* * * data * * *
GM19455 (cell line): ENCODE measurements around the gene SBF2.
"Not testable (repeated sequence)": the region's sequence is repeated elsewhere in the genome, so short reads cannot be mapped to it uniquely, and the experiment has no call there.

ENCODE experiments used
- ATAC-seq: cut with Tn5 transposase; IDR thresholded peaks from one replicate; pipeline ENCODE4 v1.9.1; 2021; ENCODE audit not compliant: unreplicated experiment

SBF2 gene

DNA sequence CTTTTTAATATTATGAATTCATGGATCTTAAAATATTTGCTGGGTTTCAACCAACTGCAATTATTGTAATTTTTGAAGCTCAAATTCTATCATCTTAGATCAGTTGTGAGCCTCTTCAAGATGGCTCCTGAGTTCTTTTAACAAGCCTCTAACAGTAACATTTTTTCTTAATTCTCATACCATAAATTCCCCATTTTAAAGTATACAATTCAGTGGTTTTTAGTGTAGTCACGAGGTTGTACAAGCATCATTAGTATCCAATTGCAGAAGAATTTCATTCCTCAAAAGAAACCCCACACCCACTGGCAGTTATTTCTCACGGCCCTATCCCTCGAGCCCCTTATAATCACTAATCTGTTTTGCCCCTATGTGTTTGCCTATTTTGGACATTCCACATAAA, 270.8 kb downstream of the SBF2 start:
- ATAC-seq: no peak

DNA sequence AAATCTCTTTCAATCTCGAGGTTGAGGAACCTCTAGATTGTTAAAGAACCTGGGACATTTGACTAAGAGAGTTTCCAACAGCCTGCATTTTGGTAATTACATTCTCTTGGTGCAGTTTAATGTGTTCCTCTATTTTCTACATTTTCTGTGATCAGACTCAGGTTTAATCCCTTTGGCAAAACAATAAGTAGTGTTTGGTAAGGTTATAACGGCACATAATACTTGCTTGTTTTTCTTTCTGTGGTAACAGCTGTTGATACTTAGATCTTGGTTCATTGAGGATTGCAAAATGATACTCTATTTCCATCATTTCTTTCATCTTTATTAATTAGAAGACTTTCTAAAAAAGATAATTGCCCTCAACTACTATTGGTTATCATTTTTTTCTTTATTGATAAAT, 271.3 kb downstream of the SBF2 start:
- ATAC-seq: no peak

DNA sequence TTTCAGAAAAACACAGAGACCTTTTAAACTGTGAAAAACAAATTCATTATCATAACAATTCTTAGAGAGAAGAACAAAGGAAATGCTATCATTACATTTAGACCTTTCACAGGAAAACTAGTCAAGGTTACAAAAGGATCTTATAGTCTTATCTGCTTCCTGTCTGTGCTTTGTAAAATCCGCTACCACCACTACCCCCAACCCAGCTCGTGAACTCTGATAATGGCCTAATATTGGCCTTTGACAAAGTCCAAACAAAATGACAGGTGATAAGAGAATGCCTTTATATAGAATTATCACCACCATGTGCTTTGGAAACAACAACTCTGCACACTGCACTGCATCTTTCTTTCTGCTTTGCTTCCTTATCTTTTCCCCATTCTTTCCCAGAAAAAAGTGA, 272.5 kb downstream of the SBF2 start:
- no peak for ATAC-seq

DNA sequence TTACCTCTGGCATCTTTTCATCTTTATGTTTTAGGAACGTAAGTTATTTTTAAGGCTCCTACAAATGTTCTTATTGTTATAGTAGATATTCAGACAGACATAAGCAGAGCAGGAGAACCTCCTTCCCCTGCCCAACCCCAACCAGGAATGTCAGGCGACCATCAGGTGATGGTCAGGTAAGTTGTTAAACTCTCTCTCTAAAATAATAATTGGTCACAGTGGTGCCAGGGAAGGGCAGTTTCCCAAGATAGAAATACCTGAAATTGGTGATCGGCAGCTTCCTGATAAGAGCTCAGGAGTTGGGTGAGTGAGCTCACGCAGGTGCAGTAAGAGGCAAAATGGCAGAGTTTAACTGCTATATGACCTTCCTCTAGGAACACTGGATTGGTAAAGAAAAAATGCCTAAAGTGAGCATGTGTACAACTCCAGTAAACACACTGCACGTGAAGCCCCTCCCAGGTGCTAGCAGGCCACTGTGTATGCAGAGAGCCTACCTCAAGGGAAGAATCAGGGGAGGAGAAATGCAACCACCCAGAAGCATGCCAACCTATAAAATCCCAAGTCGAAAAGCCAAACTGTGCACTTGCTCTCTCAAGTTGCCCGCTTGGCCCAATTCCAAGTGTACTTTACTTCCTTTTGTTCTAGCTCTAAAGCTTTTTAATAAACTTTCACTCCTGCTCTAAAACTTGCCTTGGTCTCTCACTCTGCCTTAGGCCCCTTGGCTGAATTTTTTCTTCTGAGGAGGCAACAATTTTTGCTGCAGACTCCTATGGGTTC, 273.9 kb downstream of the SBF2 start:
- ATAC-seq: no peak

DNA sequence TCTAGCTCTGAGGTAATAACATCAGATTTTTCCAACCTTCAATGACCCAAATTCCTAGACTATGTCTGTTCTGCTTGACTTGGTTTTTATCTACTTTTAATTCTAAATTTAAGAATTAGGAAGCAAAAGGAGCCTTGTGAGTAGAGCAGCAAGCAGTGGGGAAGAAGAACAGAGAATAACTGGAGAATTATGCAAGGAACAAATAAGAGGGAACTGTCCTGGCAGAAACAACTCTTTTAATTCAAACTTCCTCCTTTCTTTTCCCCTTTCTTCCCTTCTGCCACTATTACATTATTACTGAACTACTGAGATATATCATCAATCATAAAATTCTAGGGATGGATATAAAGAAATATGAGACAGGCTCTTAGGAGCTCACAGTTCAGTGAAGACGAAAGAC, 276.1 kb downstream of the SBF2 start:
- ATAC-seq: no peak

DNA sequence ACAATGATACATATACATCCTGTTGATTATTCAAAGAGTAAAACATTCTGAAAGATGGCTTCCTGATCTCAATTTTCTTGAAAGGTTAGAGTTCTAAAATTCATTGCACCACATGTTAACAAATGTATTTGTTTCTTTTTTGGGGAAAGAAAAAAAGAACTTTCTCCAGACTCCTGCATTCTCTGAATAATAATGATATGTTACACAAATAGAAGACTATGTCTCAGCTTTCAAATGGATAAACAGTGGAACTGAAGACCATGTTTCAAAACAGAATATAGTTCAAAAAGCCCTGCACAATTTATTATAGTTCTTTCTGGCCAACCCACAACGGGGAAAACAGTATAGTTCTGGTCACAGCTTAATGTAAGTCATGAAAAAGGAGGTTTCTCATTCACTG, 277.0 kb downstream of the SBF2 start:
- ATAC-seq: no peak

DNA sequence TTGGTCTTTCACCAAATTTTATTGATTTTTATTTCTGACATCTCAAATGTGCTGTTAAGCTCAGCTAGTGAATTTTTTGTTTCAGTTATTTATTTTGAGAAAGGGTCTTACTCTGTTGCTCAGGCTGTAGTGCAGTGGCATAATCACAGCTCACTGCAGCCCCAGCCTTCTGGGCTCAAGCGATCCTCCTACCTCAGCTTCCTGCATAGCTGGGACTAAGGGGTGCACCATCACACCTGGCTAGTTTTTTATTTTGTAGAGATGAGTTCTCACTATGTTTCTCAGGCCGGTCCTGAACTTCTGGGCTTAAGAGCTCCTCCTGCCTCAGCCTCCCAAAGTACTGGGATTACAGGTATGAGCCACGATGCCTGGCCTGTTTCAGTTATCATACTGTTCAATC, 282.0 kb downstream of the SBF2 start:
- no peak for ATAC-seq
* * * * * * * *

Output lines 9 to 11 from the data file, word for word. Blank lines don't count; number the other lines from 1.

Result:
- ATAC-seq: no peak

DNA sequence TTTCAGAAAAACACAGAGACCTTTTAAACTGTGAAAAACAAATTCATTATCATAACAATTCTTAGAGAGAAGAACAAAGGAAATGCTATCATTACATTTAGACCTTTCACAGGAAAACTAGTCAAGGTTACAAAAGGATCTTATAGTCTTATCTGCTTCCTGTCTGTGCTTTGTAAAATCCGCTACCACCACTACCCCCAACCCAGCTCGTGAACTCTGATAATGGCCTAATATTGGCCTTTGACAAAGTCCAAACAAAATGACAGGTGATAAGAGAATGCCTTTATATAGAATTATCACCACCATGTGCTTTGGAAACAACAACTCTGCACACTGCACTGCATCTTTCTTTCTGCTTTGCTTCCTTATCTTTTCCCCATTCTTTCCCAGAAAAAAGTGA, 272.5 kb downstream of the SBF2 start:
- no peak for ATAC-seq